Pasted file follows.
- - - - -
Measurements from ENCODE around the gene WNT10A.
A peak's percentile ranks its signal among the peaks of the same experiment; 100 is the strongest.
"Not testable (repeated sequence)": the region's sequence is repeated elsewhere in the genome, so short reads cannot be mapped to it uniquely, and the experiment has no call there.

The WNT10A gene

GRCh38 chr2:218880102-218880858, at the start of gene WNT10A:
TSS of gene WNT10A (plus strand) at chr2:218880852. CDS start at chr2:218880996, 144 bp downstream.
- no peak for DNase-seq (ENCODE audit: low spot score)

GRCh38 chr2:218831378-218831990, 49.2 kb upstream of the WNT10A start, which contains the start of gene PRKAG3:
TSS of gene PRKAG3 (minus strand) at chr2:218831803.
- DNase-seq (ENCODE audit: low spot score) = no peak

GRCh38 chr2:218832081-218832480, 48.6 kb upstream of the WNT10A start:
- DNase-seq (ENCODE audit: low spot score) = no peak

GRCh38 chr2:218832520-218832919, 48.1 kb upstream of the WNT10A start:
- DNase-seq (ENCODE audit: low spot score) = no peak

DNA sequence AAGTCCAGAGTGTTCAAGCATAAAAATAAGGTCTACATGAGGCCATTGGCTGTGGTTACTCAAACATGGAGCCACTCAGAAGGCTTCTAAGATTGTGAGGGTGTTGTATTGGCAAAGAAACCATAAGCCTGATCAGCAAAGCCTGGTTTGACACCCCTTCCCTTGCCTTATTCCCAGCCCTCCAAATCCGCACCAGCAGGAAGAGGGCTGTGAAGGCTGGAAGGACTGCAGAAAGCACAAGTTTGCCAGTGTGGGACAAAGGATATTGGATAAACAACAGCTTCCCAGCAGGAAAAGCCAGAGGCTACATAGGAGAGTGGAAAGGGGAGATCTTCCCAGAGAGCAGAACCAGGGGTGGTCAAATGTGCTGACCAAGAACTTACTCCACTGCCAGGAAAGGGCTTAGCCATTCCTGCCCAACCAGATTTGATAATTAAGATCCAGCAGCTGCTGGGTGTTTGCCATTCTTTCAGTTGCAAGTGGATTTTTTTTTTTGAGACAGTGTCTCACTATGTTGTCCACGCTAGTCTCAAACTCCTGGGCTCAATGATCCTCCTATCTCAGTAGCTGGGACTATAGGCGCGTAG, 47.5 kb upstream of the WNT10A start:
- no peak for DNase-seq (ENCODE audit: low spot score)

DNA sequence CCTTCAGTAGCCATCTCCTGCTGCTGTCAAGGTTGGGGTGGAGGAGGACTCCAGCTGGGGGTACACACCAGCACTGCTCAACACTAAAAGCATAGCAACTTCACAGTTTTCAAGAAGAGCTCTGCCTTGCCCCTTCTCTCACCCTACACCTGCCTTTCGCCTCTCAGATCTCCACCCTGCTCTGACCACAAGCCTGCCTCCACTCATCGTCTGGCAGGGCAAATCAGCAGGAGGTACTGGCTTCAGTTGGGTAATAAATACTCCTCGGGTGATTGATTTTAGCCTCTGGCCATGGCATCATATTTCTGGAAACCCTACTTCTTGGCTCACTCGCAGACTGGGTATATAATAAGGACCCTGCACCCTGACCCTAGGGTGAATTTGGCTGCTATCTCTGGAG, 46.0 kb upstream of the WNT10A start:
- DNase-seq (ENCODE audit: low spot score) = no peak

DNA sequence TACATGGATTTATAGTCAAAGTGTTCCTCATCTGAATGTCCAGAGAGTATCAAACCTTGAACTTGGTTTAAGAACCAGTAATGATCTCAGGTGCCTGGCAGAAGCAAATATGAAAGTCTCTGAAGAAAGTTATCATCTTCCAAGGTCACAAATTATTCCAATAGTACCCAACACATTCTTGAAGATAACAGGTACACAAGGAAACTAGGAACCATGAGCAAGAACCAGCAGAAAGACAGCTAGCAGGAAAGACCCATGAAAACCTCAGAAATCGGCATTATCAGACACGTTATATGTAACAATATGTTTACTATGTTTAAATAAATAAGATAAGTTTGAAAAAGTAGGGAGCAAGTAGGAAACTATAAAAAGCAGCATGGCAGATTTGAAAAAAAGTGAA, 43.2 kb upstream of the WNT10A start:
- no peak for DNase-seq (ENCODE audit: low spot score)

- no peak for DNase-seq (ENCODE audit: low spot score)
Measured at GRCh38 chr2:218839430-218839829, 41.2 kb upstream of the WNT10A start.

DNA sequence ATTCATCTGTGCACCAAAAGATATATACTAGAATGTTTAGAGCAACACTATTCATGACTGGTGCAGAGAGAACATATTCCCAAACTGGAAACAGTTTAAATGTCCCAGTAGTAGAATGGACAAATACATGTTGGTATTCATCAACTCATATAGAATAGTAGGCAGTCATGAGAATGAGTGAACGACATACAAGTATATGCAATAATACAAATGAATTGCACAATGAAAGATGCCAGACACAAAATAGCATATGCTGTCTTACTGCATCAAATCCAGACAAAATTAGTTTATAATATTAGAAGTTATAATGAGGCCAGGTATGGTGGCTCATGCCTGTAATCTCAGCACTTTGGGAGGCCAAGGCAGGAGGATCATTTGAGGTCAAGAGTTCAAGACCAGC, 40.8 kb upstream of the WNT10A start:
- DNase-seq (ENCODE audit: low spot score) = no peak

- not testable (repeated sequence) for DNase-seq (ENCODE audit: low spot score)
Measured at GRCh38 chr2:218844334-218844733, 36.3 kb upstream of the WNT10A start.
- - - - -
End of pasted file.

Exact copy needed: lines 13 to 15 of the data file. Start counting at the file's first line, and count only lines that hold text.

GRCh38 chr2:218832520-218832919, 48.1 kb upstream of the WNT10A start:
- DNase-seq (ENCODE audit: low spot score) = no peak

DNA sequence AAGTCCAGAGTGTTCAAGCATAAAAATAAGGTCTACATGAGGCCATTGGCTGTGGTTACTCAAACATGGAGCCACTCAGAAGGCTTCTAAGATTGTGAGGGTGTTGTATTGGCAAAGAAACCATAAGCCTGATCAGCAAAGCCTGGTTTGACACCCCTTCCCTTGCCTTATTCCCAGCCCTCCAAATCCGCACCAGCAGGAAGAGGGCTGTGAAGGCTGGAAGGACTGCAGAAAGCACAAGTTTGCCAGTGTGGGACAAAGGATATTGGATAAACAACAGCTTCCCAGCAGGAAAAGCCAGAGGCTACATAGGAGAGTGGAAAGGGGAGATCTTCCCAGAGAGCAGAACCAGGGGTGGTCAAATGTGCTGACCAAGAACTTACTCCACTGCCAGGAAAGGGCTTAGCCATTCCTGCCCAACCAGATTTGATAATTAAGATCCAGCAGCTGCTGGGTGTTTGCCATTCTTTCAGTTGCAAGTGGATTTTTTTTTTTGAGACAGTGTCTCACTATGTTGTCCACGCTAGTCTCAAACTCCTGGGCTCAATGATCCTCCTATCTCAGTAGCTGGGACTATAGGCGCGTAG, 47.5 kb upstream of the WNT10A start: